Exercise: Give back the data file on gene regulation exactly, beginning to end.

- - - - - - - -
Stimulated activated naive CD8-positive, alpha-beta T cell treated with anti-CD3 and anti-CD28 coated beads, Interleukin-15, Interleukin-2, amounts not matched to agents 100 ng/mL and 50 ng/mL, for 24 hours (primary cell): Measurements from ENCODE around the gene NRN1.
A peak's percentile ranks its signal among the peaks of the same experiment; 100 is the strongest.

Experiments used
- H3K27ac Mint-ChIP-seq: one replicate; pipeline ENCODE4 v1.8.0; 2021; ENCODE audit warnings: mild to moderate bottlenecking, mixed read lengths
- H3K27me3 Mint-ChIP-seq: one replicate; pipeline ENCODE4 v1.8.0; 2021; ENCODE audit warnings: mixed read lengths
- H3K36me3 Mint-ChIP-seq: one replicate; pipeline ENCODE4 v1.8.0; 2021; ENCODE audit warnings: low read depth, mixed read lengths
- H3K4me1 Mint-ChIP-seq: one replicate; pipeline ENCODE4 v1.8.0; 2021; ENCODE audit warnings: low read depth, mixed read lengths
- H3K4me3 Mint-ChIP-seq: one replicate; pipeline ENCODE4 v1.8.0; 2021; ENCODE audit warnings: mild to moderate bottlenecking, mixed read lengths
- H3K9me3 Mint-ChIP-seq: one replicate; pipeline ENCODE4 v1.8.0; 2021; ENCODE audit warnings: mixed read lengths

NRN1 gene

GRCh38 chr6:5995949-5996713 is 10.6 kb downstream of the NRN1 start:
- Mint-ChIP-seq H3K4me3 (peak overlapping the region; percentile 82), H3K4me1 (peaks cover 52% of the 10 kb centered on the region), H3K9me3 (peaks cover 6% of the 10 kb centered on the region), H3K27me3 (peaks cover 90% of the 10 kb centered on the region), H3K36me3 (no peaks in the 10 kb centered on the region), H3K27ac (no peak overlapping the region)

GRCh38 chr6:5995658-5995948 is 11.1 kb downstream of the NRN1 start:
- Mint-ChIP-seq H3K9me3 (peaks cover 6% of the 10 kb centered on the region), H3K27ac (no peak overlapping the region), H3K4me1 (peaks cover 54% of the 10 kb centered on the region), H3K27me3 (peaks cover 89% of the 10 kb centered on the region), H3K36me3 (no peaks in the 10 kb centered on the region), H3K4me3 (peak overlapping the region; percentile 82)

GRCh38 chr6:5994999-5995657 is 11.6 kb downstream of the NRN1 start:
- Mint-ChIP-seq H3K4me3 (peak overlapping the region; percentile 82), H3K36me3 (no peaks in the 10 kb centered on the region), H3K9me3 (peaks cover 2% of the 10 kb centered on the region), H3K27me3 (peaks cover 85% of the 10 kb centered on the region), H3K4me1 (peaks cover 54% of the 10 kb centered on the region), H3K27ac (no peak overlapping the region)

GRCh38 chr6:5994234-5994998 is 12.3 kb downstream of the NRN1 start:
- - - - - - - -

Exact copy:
Stimulated activated naive CD8-positive, alpha-beta T cell treated with anti-CD3 and anti-CD28 coated beads, Interleukin-15, Interleukin-2, amounts not matched to agents 100 ng/mL and 50 ng/mL, for 24 hours (primary cell): Measurements from ENCODE around the gene NRN1.
A peak's percentile ranks its signal among the peaks of the same experiment; 100 is the strongest.

Experiments used
- H3K27ac Mint-ChIP-seq: one replicate; pipeline ENCODE4 v1.8.0; 2021; ENCODE audit warnings: mild to moderate bottlenecking, mixed read lengths
- H3K27me3 Mint-ChIP-seq: one replicate; pipeline ENCODE4 v1.8.0; 2021; ENCODE audit warnings: mixed read lengths
- H3K36me3 Mint-ChIP-seq: one replicate; pipeline ENCODE4 v1.8.0; 2021; ENCODE audit warnings: low read depth, mixed read lengths
- H3K4me1 Mint-ChIP-seq: one replicate; pipeline ENCODE4 v1.8.0; 2021; ENCODE audit warnings: low read depth, mixed read lengths
- H3K4me3 Mint-ChIP-seq: one replicate; pipeline ENCODE4 v1.8.0; 2021; ENCODE audit warnings: mild to moderate bottlenecking, mixed read lengths
- H3K9me3 Mint-ChIP-seq: one replicate; pipeline ENCODE4 v1.8.0; 2021; ENCODE audit warnings: mixed read lengths

NRN1 gene

GRCh38 chr6:5995949-5996713 is 10.6 kb downstream of the NRN1 start:
- Mint-ChIP-seq H3K4me3 (peak overlapping the region; percentile 82), H3K4me1 (peaks cover 52% of the 10 kb centered on the region), H3K9me3 (peaks cover 6% of the 10 kb centered on the region), H3K27me3 (peaks cover 90% of the 10 kb centered on the region), H3K36me3 (no peaks in the 10 kb centered on the region), H3K27ac (no peak overlapping the region)

GRCh38 chr6:5995658-5995948 is 11.1 kb downstream of the NRN1 start:
- Mint-ChIP-seq H3K9me3 (peaks cover 6% of the 10 kb centered on the region), H3K27ac (no peak overlapping the region), H3K4me1 (peaks cover 54% of the 10 kb centered on the region), H3K27me3 (peaks cover 89% of the 10 kb centered on the region), H3K36me3 (no peaks in the 10 kb centered on the region), H3K4me3 (peak overlapping the region; percentile 82)

GRCh38 chr6:5994999-5995657 is 11.6 kb downstream of the NRN1 start:
- Mint-ChIP-seq H3K4me3 (peak overlapping the region; percentile 82), H3K36me3 (no peaks in the 10 kb centered on the region), H3K9me3 (peaks cover 2% of the 10 kb centered on the region), H3K27me3 (peaks cover 85% of the 10 kb centered on the region), H3K4me1 (peaks cover 54% of the 10 kb centered on the region), H3K27ac (no peak overlapping the region)

GRCh38 chr6:5994234-5994998 is 12.3 kb downstream of the NRN1 start: